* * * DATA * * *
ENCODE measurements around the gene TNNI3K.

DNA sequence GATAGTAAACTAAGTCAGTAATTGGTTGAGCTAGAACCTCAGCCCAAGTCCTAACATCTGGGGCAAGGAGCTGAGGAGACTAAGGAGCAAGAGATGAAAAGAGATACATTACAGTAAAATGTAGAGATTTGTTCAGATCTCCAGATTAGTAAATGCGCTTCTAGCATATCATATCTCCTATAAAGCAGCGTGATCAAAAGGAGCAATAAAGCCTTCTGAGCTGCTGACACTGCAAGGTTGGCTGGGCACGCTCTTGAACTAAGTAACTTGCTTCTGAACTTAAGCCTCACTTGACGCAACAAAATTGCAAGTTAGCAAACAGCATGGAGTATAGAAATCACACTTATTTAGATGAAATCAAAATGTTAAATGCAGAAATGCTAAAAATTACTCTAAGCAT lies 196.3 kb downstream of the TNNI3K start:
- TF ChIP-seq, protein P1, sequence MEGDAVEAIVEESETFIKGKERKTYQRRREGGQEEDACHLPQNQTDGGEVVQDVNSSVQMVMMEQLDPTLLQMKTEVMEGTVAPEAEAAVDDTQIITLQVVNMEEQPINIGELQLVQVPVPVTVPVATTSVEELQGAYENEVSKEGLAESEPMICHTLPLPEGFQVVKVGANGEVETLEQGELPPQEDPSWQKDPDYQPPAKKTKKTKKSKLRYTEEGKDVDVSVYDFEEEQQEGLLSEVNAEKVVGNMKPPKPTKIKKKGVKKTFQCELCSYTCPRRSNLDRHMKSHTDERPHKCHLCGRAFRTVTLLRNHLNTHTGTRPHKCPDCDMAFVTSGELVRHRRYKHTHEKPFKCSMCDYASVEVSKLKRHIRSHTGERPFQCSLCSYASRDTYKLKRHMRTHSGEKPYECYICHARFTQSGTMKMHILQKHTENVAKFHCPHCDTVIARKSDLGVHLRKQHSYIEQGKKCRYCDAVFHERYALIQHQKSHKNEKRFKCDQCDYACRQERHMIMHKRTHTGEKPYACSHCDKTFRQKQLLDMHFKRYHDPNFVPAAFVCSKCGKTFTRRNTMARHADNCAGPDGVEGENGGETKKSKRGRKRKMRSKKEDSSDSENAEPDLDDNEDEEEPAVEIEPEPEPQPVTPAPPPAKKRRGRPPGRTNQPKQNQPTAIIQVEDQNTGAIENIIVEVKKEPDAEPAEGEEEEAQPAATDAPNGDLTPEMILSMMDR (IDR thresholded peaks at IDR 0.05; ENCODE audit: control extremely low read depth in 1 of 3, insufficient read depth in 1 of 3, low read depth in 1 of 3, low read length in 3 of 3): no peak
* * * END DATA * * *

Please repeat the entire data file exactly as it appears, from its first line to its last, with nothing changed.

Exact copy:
ENCODE measurements around the gene TNNI3K.

DNA sequence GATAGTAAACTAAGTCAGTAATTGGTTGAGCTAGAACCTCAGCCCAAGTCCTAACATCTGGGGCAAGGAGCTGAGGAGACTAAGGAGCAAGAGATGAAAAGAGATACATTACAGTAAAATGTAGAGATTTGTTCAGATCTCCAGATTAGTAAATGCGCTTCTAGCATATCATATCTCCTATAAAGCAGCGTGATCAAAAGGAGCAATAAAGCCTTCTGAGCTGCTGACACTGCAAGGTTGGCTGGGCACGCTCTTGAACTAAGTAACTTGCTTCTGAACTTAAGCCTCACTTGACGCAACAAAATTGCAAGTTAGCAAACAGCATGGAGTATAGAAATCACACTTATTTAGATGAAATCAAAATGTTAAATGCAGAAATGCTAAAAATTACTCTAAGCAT lies 196.3 kb downstream of the TNNI3K start:
- TF ChIP-seq, protein P1, sequence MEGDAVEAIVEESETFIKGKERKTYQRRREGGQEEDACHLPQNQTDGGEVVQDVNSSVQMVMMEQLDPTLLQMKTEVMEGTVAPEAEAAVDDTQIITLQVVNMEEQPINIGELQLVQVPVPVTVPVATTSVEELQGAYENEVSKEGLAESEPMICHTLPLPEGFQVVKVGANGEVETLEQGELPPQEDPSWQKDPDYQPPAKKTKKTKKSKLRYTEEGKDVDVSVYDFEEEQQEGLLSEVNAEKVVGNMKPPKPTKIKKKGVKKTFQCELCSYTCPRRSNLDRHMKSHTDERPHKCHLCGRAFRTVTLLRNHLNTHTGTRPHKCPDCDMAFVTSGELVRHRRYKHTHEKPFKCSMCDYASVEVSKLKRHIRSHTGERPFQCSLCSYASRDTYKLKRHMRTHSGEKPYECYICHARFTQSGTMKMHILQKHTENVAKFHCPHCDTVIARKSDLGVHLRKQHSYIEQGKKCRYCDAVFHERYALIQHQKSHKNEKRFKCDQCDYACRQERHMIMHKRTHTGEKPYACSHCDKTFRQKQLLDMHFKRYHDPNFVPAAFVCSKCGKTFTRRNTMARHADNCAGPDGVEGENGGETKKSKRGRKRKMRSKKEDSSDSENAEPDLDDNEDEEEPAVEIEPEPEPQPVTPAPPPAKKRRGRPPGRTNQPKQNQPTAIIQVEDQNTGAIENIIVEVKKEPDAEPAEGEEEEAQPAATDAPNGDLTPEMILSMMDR (IDR thresholded peaks at IDR 0.05; ENCODE audit: control extremely low read depth in 1 of 3, insufficient read depth in 1 of 3, low read depth in 1 of 3, low read length in 3 of 3): no peak